Carr then led a panel discussion on the moral implications of partisanship, and the panelists each demonstrated evidence of what McElroy had encouraged, the willingness to be "insurgents" within one's own party.

Kathy Dahlkemper, a former one-term congresswoman from Pennsylvania, talked about the night she and other pro-life Democrats appeared before the House Rules Committee, during the chamber's consideration of the Affordable Care Act, to make the case for the Stupak Amendment, which would have attached the Hyde Amendment's prohibitions on taxpayer funding for abortion to the act. The Rules Committee chair asked her who she was -- it was her first term. She told her story of being a single mother who got pregnant when she did not expect to, but kept her child and could not have been happier.

Dahlkemper told the audience that on that evening she said to herself, "This is the reason I'm in Congress." She also told how she approached the Susan B. Anthony List for support, seeing as the group's stated objective is to elect pro-life women, but they declined to support her because she is a Democrat.

Michael Steele, former lieutenant governor of Maryland and former chairman of the Republican National Committee, talked about the first time he and the rest of the cabinet met with Gov. Bob Ehrlich to discuss a death penalty case. Ehrlich favored the death penalty, as did the rest of his colleagues, but Steele, a Catholic, was opposed. When asked his opinion, he explained his opposition and they all thanked him, including the governor.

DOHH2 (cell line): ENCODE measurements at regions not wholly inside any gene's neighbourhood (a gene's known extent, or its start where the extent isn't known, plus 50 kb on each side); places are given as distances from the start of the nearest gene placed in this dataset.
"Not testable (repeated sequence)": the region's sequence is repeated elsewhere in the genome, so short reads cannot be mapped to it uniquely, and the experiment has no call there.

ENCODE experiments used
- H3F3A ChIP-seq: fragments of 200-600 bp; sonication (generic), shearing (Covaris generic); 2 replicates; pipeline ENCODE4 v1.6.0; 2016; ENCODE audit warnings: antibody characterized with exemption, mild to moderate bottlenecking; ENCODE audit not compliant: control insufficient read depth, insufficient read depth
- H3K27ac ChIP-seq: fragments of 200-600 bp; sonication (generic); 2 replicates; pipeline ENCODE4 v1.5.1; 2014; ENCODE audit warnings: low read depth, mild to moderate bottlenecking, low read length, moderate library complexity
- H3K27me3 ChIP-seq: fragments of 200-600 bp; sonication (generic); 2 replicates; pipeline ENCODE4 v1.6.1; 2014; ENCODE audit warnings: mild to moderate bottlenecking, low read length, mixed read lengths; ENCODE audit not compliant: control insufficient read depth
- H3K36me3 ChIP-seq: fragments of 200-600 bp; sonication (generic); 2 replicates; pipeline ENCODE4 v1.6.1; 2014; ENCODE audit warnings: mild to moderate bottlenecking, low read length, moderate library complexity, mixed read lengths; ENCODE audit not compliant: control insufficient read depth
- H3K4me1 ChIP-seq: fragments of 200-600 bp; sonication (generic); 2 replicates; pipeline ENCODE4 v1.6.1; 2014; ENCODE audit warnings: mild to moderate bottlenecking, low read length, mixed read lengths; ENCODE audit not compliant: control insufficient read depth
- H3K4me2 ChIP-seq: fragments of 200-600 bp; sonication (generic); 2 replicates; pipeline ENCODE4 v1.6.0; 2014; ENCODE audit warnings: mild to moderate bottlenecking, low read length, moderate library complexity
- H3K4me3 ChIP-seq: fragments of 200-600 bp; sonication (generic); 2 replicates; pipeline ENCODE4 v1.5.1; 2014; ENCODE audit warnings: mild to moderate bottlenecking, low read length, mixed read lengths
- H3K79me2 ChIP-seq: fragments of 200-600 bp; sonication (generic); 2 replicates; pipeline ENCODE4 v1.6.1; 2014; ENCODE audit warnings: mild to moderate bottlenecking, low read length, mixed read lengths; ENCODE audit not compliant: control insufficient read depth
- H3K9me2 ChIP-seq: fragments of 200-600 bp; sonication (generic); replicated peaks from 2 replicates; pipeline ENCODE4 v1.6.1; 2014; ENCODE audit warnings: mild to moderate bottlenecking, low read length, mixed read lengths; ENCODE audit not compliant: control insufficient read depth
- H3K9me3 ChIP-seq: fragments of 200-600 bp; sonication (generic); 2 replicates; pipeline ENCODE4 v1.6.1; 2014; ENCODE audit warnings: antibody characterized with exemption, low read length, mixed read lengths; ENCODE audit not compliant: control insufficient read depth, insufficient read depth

The governor decided to execute the person, but Steele had made the case in the inner sanctum. Courage is required to do something like that, even when the cameras are not watching.

The two other panelists, former White House press secretary Michael McCurry and political strategist Mark McKinnon, brought a different perspective to the discussion, and evidenced one of the most obvious facts about political life in Washington: the power of unelected campaign strategists.

The evening finished with comments by Republican Rep. Walter Jones of North Carolina and Democratic Rep. Marcy Kaptur of Ohio. Both have broken with party orthodoxy -- Jones on the Iraq War and Kaptur on abortion. Both have paid a price for distancing themselves. Both spoke passionately about how their faith informs their public service. Both are the kind of insurgents within their party that this town needs more of.

We all need to ask ourselves: Do we start with our partisan political bias and then shape our religious views to fit it, or the other way round? Do we let Catholic social teaching challenge the partisan orthodoxies, and our own opinions, on political matters? Neither party is a good fit for Catholic social teaching: Do we expect the party to change or the church?

Most importantly, are we willing to be an insurgent within our own party, or even within our own social network, to advance the common good, defend human dignity and promote a less bellicose foreign policy? That night, those of us in attendance met some courageous folks who are willing to be insurgents within their own party. It can be done.